An international team of physicists has succeeded in mapping the condensation of individual atoms, or rather their transition from a gaseous state to another state, using a new method. Led by the Swiss Nanoscience Institute and the Department of Physics at the University of Basel, the team was able to monitor for the first time how xenon atoms condensate in microscopic measuring beakers, or quantum wells, thereby enabling key conclusions to be drawn as to the nature of atomic bonding. The researchers published their results in the journal Nature Communications.
The team headed by Professor Thomas Jung, which consists of researchers from the Swiss Nanoscience Institute, Department of Physics at the University of Basel and the Paul Scherrer Institute, developed a method enabling the condensation of individual atoms to be mapped on a step by step basis for the first time. The researchers allowed atoms of the noble gas xenon to condensate in quantum wells and monitored the resulting accumulations using a scanning tunneling microscope.
Quantum wells as beakers
The autonomous organization of specifically 'programmed' molecules facilitates the creation of a porous network on a substrate surface – these are the quantum wells used as measuring beakers with a specifically defined size, shape and atomic wall and floor structure. The atoms' freedom of movement is restricted in the quantum wells, allowing the arrangement of the atoms to be closely monitored and mapped depending on the composition.
With this data, the researchers were able to show that the xenon atoms always arrange themselves according to a certain principle. For example, some units consisting of four atoms are only formed when there are at least seven atoms in the quantum well. And if there are twelve atoms in the quantum well, this results in the creation of three highly stable four-atom units.
Conclusions about the nature of bonding
The images and structures of nano-condensates recorded for the first time allow key conclusions to be drawn as to the nature of the physical bonds formed by the xenon atoms. "But this system is not restricted exclusively to noble gases," says Sylwia Nowakowska, lead author of the publication. "We can also use it to research other atoms and the way that they bond." As the newly developed method accurately maps atomic bonding and determines the stability of the various states, it can also be used to verify theoretical calculations about bonds.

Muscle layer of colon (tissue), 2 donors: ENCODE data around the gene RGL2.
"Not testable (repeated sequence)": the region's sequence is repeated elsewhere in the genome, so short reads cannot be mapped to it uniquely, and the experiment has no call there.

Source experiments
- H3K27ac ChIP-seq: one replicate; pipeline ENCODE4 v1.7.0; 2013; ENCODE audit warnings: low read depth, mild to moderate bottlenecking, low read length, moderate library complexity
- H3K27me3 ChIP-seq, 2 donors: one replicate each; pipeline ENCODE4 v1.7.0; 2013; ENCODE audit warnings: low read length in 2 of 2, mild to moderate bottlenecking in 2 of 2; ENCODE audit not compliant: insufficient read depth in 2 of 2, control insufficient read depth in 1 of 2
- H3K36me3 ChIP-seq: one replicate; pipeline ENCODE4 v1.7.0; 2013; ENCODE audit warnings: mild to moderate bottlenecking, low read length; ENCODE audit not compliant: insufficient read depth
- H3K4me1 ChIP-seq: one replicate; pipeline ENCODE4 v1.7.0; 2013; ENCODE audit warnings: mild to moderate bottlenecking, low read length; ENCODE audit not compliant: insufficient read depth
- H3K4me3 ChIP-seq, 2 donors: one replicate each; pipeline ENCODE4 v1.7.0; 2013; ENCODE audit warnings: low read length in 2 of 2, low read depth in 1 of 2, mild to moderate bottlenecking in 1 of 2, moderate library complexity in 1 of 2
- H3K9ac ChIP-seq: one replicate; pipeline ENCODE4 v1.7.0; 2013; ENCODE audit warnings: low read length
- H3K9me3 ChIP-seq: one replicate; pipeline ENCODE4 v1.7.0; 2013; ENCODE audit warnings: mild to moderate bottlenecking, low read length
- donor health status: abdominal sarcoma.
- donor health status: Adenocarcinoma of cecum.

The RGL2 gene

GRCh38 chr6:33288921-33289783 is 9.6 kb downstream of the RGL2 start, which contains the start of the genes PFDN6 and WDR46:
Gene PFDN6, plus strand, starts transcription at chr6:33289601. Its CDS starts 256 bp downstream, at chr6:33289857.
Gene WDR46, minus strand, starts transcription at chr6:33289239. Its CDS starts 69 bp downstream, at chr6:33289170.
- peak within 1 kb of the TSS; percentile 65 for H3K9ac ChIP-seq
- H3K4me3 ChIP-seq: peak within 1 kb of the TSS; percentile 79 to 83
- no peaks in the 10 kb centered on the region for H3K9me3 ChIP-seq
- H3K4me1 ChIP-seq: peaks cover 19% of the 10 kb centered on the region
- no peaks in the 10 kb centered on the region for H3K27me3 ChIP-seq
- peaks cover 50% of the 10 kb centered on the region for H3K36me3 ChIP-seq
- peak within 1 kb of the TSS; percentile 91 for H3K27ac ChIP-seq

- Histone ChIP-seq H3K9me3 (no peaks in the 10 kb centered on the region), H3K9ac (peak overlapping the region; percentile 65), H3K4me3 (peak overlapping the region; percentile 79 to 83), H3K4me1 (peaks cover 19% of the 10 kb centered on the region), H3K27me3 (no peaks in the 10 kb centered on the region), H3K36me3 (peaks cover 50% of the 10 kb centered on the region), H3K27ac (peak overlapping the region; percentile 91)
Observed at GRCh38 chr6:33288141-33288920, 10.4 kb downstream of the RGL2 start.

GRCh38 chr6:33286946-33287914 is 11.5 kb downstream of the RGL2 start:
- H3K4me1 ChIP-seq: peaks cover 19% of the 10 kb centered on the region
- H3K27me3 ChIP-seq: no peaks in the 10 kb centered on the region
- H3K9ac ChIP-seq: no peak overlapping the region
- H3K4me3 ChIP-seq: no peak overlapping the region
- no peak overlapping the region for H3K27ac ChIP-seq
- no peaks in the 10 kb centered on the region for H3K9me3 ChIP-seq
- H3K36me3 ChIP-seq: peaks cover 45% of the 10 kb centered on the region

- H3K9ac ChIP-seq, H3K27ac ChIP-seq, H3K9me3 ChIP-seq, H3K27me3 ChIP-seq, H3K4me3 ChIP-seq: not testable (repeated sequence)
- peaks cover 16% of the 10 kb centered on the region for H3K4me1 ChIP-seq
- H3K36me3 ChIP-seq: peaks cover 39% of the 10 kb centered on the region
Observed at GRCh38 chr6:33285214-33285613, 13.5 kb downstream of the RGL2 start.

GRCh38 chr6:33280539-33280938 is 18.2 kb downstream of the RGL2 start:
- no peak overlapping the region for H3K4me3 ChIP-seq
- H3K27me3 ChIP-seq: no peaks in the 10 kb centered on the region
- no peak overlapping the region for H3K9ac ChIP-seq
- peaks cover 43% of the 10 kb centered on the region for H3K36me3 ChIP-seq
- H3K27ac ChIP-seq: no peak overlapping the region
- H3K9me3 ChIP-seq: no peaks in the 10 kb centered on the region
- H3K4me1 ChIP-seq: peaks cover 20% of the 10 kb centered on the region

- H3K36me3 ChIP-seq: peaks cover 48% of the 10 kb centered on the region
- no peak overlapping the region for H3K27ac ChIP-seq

The results of the study are based on a collaboration between researchers from Switzerland, Brazil, Sweden, Germany and the Netherlands, and were published in the current issue of the scientific journal Nature Communications.
Prof. Thomas Jung, Swiss Nanoscience Institute (SNI), University of Basel, cell:+41 79 222 45 36 , email : firstname.lastname@example.org
Olivia Poisson | Universität Basel
What happens when we heat the atomic lattice of a magnet all of a sudden?
18.07.2018 | Forschungsverbund Berlin
Subaru Telescope helps pinpoint origin of ultra-high energy neutrino
16.07.2018 | National Institutes of Natural Sciences
For the first time ever, scientists have determined the cosmic origin of highest-energy neutrinos. A research group led by IceCube scientist Elisa Resconi, spokesperson of the Collaborative Research Center SFB1258 at the Technical University of Munich (TUM), provides an important piece of evidence that the particles detected by the IceCube neutrino telescope at the South Pole originate from a galaxy four billion light-years away from Earth.
To rule out other origins with certainty, the team led by neutrino physicist Elisa Resconi from the Technical University of Munich and multi-wavelength...
For the first time a team of researchers have discovered two different phases of magnetic skyrmions in a single material. Physicists of the Technical Universities of Munich and Dresden and the University of Cologne can now better study and understand the properties of these magnetic structures, which are important for both basic research and applications.
Whirlpools are an everyday experience in a bath tub: When the water is drained a circular vortex is formed. Typically, such whirls are rather stable. Similar...
Physicists working with Roland Wester at the University of Innsbruck have investigated if and how chemical reactions can be influenced by targeted vibrational excitation of the reactants. They were able to demonstrate that excitation with a laser beam does not affect the efficiency of a chemical exchange reaction and that the excited molecular group acts only as a spectator in the reaction.
A frequently used reaction in organic chemistry is nucleophilic substitution. It plays, for example, an important role in in the synthesis of new chemical...
Optical spectroscopy allows investigating the energy structure and dynamic properties of complex quantum systems. Researchers from the University of Würzburg present two new approaches of coherent two-dimensional spectroscopy.
"Put an excitation into the system and observe how it evolves." According to physicist Professor Tobias Brixner, this is the credo of optical spectroscopy....
Ultra-short, high-intensity X-ray flashes open the door to the foundations of chemical reactions. Free-electron lasers generate these kinds of pulses, but there is a catch: the pulses vary in duration and energy. An international research team has now presented a solution: Using a ring of 16 detectors and a circularly polarized laser beam, they can determine both factors with attosecond accuracy.
Free-electron lasers (FELs) generate extremely short and intense X-ray flashes. Researchers can use these flashes to resolve structures with diameters on the...
13.07.2018 | Event News
12.07.2018 | Event News
03.07.2018 | Event News
18.07.2018 | Life Sciences
18.07.2018 | Materials Sciences
18.07.2018 | Health and Medicine